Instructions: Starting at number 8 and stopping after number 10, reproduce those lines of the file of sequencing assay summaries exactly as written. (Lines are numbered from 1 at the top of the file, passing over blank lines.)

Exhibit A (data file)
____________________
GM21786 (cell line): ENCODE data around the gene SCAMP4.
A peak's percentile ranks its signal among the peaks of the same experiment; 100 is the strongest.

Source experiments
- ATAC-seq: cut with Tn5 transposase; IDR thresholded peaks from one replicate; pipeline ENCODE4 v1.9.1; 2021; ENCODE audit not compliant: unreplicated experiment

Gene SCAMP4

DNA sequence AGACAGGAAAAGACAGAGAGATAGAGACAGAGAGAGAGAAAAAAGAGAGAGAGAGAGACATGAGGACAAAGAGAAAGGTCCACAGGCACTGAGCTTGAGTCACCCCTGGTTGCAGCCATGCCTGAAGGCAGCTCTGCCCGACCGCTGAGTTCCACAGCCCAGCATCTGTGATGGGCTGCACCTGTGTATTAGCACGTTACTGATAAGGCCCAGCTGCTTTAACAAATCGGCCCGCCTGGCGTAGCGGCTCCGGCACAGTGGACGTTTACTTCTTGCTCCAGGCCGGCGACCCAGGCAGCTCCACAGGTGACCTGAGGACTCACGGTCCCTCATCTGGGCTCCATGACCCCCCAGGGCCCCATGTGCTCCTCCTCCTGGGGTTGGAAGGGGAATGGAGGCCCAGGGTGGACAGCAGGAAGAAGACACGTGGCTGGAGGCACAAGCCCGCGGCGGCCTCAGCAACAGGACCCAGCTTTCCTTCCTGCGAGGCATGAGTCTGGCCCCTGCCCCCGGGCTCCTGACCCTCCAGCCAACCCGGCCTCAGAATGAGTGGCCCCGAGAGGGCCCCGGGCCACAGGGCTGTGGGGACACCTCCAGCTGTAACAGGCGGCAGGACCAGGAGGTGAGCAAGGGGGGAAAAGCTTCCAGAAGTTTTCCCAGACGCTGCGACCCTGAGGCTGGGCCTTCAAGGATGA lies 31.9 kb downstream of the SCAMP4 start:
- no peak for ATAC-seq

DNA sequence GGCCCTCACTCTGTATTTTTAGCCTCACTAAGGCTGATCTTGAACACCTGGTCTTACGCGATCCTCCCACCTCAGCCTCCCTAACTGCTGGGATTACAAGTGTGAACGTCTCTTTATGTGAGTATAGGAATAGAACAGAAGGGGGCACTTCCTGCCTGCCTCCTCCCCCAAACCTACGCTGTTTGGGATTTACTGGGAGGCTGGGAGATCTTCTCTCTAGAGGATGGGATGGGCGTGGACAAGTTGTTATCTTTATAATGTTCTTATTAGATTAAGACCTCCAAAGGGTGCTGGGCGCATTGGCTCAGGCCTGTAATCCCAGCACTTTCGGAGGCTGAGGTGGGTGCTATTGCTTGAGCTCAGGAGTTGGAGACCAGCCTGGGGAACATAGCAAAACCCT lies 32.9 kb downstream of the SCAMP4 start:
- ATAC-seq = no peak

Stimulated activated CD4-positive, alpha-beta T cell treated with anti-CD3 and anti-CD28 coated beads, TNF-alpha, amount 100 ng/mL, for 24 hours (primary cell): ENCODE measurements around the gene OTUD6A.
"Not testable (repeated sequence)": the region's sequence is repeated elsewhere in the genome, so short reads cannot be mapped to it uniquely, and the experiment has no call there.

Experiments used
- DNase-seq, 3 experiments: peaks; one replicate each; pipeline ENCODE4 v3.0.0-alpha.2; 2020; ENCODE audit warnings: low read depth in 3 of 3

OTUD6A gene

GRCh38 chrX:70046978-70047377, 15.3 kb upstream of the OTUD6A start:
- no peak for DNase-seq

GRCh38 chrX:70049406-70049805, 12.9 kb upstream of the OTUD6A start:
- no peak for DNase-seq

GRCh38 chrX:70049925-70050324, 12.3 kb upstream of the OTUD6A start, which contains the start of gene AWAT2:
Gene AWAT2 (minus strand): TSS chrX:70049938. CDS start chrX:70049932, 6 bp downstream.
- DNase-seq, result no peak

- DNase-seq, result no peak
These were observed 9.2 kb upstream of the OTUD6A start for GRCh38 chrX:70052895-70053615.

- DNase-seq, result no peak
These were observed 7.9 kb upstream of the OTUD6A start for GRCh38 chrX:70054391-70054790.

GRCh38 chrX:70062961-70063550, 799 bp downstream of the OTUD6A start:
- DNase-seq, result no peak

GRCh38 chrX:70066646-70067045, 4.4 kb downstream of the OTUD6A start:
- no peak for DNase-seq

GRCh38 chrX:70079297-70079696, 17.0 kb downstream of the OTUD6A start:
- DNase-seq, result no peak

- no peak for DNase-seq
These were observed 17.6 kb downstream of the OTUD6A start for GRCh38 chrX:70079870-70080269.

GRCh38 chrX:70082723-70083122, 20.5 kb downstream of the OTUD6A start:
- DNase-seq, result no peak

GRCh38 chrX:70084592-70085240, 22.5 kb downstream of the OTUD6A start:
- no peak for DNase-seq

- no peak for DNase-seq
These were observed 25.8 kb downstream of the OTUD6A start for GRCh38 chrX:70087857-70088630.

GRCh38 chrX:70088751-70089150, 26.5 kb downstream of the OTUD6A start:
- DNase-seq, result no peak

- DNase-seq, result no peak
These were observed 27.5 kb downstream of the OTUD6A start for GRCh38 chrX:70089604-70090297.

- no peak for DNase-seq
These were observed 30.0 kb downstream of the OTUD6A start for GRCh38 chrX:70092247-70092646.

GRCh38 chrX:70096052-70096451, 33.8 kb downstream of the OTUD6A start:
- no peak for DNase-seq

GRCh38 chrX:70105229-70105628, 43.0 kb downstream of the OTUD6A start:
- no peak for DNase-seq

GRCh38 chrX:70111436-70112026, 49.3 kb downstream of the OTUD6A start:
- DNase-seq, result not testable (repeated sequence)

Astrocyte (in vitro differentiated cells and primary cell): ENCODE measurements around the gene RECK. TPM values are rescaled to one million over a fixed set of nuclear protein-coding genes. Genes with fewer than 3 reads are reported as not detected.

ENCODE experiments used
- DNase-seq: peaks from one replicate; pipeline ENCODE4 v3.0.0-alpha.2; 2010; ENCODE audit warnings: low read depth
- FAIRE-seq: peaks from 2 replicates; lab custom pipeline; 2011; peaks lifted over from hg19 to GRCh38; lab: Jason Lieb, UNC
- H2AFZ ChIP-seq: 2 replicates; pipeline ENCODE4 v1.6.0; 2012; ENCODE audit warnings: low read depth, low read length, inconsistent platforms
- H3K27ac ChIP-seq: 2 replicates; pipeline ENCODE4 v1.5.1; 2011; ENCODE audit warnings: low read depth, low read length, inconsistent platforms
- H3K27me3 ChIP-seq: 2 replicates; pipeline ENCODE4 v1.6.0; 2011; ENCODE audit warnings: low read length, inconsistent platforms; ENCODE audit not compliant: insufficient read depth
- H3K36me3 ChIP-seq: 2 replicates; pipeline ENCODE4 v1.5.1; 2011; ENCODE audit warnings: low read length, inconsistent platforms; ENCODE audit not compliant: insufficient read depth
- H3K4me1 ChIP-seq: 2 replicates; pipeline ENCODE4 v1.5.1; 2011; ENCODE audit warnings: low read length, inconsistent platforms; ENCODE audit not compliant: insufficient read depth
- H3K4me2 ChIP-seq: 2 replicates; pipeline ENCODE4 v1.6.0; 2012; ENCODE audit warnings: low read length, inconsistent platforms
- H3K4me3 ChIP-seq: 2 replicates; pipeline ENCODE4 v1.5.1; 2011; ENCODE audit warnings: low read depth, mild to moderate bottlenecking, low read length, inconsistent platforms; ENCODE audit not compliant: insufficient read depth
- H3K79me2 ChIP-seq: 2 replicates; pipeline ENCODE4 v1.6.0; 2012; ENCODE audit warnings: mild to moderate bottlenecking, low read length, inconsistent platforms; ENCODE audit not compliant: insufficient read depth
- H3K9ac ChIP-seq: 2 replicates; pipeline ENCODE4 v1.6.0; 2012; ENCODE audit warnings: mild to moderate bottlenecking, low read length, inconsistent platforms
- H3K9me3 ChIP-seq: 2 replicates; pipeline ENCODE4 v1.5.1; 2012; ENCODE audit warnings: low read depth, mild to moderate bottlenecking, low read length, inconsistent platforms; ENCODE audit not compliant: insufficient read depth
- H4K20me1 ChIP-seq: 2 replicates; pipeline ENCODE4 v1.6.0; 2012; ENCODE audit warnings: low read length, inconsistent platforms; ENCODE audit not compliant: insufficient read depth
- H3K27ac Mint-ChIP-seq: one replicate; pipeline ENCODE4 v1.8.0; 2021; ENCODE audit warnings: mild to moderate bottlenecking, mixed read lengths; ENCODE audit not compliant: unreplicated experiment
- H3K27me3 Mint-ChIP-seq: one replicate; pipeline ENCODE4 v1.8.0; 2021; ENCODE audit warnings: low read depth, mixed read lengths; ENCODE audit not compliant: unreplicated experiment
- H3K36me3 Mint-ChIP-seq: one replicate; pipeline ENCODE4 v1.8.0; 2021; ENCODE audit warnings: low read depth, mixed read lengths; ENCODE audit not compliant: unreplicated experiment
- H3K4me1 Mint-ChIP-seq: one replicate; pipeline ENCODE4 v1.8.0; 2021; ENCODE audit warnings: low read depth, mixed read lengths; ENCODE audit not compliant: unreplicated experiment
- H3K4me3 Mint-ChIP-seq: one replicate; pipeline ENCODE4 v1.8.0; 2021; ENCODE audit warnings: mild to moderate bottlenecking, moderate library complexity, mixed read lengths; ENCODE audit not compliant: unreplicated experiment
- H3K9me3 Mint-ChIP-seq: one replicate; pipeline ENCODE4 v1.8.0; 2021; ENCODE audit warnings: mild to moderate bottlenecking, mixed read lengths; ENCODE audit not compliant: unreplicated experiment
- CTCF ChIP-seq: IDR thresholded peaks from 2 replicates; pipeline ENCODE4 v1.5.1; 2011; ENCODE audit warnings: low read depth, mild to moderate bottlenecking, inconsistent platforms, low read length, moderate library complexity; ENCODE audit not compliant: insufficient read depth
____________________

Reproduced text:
DNA sequence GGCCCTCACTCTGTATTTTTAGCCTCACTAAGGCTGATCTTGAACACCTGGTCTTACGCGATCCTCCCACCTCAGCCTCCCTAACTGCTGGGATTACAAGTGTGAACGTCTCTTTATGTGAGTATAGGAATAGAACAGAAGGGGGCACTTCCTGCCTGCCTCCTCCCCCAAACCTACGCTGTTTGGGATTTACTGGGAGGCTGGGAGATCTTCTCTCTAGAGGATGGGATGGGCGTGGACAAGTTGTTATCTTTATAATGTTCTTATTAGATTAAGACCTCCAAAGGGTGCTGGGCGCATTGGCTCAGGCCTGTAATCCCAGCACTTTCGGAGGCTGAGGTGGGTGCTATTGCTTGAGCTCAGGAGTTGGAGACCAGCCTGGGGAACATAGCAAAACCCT lies 32.9 kb downstream of the SCAMP4 start:
- ATAC-seq = no peak

Stimulated activated CD4-positive, alpha-beta T cell treated with anti-CD3 and anti-CD28 coated beads, TNF-alpha, amount 100 ng/mL, for 24 hours (primary cell): ENCODE measurements around the gene OTUD6A.